Saturday, August 14, 2010

Jatujak Market, Part 2: A Few Tips

A view down of one of a thousand narrow interior walkways at Jatujak

In addition to going early to avoid the mid-day heat at Jatujak Market there are three nuggets of advice shared with me that I’ll pass along to you here. Take them with as many grains of salt as you wish. OK, make that four tips – because taking a pinch of salt in fruit juice or by way of a salty snack is good advice for maintaining hydration in tropical heat, too – but these are the main three:

One: Hydrate your system before you go out into the market or anywhere you’ll be out for hours in the tropical heat, and take advantage frequently of the bottled water for sale throughout the market. Remember that coffee is a diuretic so it doesn’t count. Fruit is also a good source of water (and nutrients) but takes some thought in and of itself: we'll cover staying healthy overall in a post soon. There are restrooms throughout the place, so you can always find a clean place to pee – but finding a spot to lie down because you’re dizzy, weak, nauseated or otherwise incapacitated with heatstroke is a little tougher. Several enterprising folks were actually selling damp washcloths to mop yourself up with as you wandered – and doing a brisk business, I might add. Trust me, the headache (literally) isn’t worth it and can lay you low for hours, if not the rest of a day. Don’t chance wasting your time and missing something you wanted to see or do.

Two: Be aware of your valuables; mainly your wallets and pocketbooks, but cameras and things, too. I tend to carry a very small billfold when traveling (you only need three or four items besides cash) and put it in a front pocket where it's easier to keep track of. This isn’t a negative comment about the Thai people, just common sense that many tend to take leave of when on vacation. You’re in a dense, smooth-moving crowd here, and waving a digital camera that’s worth more than most of the gracious people around you earn in six months is not only vulgar, it’s asking for attention you don’t need – so tuck your gold chains inside your shirt or blouse and just use your head in general. Even if you’re alone, you most likely aren’t in danger by any stretch of the imagination, but be aware of your surroundings. To temper that point, I’d say you’re in far mare danger in a crowd at home than you are in Thailand.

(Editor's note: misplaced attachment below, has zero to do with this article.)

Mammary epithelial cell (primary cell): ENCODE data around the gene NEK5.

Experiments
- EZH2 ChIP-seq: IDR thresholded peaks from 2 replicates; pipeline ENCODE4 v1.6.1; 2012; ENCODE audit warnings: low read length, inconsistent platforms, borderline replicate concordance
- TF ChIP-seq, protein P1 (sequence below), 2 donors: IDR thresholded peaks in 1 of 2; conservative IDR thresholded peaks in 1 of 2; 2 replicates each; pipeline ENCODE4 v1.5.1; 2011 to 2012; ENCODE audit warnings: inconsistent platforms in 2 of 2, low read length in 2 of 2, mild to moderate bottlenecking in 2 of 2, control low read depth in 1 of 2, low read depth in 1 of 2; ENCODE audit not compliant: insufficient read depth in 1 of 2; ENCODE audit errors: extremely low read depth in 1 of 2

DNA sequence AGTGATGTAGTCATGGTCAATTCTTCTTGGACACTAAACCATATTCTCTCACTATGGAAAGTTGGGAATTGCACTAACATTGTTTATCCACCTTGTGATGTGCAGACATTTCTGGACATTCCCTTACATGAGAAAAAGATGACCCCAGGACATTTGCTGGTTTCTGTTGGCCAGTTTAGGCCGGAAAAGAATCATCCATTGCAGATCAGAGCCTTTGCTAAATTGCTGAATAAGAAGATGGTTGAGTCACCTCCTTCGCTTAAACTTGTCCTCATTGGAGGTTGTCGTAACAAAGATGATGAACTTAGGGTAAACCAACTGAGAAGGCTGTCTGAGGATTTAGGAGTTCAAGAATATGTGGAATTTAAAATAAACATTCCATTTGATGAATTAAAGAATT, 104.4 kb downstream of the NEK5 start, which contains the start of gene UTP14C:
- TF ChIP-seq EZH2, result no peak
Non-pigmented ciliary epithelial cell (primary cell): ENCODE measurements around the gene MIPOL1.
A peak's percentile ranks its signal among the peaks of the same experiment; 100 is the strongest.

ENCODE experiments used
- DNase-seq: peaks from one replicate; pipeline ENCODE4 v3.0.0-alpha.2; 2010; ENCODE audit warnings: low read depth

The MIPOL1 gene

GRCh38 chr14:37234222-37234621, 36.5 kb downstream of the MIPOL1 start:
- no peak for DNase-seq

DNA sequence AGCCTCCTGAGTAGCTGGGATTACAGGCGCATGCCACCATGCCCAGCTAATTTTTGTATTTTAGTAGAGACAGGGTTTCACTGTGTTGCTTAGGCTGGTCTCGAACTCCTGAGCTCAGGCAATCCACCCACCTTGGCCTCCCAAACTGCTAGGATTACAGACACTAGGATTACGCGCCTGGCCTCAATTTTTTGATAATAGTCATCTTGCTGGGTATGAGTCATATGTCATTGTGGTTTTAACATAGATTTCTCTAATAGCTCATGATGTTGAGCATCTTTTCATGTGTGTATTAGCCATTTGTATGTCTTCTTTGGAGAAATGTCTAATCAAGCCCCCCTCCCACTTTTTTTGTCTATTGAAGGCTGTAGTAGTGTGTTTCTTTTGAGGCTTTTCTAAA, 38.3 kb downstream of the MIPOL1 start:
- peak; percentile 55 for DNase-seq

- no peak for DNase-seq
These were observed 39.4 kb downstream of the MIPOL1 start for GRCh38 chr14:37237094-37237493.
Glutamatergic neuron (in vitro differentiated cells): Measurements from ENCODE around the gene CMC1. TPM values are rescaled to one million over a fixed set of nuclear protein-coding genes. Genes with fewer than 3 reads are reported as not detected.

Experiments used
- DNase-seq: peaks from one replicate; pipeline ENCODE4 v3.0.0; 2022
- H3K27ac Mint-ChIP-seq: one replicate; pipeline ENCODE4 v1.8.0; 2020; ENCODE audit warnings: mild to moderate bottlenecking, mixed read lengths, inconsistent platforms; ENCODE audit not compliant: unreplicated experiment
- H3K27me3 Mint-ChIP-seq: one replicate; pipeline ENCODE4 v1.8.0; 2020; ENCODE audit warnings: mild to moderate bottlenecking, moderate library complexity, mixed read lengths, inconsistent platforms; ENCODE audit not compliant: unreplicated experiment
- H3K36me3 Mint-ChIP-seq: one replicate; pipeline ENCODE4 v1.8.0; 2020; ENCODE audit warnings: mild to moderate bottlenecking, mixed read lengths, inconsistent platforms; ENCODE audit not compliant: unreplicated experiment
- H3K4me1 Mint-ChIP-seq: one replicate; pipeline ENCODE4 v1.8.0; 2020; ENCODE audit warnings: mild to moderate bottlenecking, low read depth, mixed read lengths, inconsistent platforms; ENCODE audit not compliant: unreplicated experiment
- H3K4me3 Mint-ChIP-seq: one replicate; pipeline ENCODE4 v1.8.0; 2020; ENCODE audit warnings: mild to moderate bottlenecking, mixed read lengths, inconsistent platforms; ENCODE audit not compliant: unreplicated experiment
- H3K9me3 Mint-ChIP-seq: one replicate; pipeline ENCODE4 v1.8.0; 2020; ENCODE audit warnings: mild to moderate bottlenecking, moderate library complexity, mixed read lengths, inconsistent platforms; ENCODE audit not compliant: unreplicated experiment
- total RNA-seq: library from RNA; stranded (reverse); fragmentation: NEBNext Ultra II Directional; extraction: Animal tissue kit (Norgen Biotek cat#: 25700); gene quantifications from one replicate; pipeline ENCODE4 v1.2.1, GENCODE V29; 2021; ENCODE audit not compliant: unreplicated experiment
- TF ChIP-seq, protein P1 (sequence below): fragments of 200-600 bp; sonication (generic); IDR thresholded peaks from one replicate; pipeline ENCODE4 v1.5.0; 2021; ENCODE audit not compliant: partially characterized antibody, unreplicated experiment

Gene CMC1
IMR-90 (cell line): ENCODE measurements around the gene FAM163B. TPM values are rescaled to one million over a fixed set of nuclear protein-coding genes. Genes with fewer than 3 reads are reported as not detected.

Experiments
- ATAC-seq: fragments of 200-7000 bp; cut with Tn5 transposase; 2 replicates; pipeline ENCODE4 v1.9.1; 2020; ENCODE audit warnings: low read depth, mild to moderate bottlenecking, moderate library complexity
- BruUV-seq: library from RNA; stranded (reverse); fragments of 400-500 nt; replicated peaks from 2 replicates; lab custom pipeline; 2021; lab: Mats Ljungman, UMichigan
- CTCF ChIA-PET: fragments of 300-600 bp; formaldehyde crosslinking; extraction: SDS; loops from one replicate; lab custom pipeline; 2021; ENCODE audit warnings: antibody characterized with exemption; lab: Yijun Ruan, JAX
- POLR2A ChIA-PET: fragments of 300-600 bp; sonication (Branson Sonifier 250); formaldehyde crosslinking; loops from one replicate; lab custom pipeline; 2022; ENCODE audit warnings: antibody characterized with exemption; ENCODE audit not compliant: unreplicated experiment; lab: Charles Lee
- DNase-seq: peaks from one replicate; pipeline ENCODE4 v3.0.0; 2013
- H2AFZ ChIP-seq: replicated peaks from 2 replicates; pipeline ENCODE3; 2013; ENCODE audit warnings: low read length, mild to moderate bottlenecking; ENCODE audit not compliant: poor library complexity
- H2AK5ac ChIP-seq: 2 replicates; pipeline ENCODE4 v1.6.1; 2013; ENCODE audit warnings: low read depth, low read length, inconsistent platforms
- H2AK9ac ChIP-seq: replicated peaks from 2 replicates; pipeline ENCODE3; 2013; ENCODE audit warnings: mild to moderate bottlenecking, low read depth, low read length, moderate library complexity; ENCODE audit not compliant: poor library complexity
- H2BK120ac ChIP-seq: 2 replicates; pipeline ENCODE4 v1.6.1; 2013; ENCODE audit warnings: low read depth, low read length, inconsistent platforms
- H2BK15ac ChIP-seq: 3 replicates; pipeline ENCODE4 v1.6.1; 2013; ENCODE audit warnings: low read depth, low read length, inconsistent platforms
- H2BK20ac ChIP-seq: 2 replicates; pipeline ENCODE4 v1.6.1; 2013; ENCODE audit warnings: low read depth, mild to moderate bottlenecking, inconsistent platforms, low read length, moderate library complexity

Three: Travel light. If you’re lucky and your stamina holds up you’ll walk for miles, and you are going to see things you want to buy. Take a couple of sturdy plastic bags with you, they’ll take almost no space at all in your fanny pack or bag if you fold them flat. You’ll be glad you brought them. If you forget, you'll be able to buy light-weight handled shopping bags there. I have - in fact, I bought a plastic, nylon reinforced suitcase-sized bag one trip (like you'll see merchants and locals use to haul things around in) and then left it with a friend there who was glad to have it for his laundry.

No need to bring water with you, it’s available everywhere. Slather on the all-day sunscreen before you leave the hotel, to save needing to bring any with you. Dressing lightly is also a good idea.

A bonus point: bring sufficient baht in cash with you, while not forgetting point Two above. Almost none of the merchants at Chatuchak take credit cards and while there are ATMs in a few spots on the grounds (you can see some on the layout sign from Thursday's post), the chances are very good you’ll never find your way back to the stall where you saw - and perhaps already bargained for - that "perfect" celadon ceramic bowl or whatever. Just don’t carry Bt20,000 in your back pocket. All right... end of lecture. For today. Don't try to leave town.

A stall showing some of the wide variety of items for sale

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